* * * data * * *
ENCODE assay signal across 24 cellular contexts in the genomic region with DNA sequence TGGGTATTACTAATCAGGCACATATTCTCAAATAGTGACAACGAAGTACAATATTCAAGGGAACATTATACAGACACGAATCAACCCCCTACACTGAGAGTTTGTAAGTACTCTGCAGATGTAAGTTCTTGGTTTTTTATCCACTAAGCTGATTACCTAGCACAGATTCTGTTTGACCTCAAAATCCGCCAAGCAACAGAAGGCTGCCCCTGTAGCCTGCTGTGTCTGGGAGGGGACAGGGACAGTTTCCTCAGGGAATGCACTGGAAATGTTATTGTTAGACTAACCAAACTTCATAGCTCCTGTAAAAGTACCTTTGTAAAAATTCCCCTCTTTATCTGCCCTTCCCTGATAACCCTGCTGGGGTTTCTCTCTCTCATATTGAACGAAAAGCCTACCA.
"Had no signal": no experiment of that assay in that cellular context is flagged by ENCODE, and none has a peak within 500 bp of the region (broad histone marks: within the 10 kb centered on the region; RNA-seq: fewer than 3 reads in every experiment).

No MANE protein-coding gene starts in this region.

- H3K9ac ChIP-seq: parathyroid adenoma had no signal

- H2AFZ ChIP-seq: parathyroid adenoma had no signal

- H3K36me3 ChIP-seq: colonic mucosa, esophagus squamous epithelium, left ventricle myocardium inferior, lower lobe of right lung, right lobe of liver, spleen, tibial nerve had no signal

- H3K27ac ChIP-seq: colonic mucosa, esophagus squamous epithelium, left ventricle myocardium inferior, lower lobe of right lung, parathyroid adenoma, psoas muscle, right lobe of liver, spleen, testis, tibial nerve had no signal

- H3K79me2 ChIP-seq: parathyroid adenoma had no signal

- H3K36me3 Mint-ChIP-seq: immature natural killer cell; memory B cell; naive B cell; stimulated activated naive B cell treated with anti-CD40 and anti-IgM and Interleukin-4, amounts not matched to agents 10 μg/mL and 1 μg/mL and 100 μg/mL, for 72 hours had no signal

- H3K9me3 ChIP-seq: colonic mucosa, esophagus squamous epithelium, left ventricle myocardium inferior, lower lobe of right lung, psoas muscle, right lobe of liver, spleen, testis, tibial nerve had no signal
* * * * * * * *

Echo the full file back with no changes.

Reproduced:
ENCODE assay signal across 24 cellular contexts in the genomic region with DNA sequence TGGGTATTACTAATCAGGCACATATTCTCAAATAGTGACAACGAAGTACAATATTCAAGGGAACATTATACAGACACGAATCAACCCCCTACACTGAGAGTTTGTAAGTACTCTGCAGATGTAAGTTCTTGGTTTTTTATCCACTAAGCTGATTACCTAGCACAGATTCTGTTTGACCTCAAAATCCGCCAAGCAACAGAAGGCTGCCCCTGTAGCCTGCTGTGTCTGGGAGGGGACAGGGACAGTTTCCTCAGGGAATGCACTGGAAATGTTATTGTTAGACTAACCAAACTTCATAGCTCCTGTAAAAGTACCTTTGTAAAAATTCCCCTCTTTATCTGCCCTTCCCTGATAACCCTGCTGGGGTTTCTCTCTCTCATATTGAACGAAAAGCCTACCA.
"Had no signal": no experiment of that assay in that cellular context is flagged by ENCODE, and none has a peak within 500 bp of the region (broad histone marks: within the 10 kb centered on the region; RNA-seq: fewer than 3 reads in every experiment).

No MANE protein-coding gene starts in this region.

- H3K9ac ChIP-seq: parathyroid adenoma had no signal

- H2AFZ ChIP-seq: parathyroid adenoma had no signal

- H3K36me3 ChIP-seq: colonic mucosa, esophagus squamous epithelium, left ventricle myocardium inferior, lower lobe of right lung, right lobe of liver, spleen, tibial nerve had no signal

- H3K27ac ChIP-seq: colonic mucosa, esophagus squamous epithelium, left ventricle myocardium inferior, lower lobe of right lung, parathyroid adenoma, psoas muscle, right lobe of liver, spleen, testis, tibial nerve had no signal

- H3K79me2 ChIP-seq: parathyroid adenoma had no signal

- H3K36me3 Mint-ChIP-seq: immature natural killer cell; memory B cell; naive B cell; stimulated activated naive B cell treated with anti-CD40 and anti-IgM and Interleukin-4, amounts not matched to agents 10 μg/mL and 1 μg/mL and 100 μg/mL, for 72 hours had no signal

- H3K9me3 ChIP-seq: colonic mucosa, esophagus squamous epithelium, left ventricle myocardium inferior, lower lobe of right lung, psoas muscle, right lobe of liver, spleen, testis, tibial nerve had no signal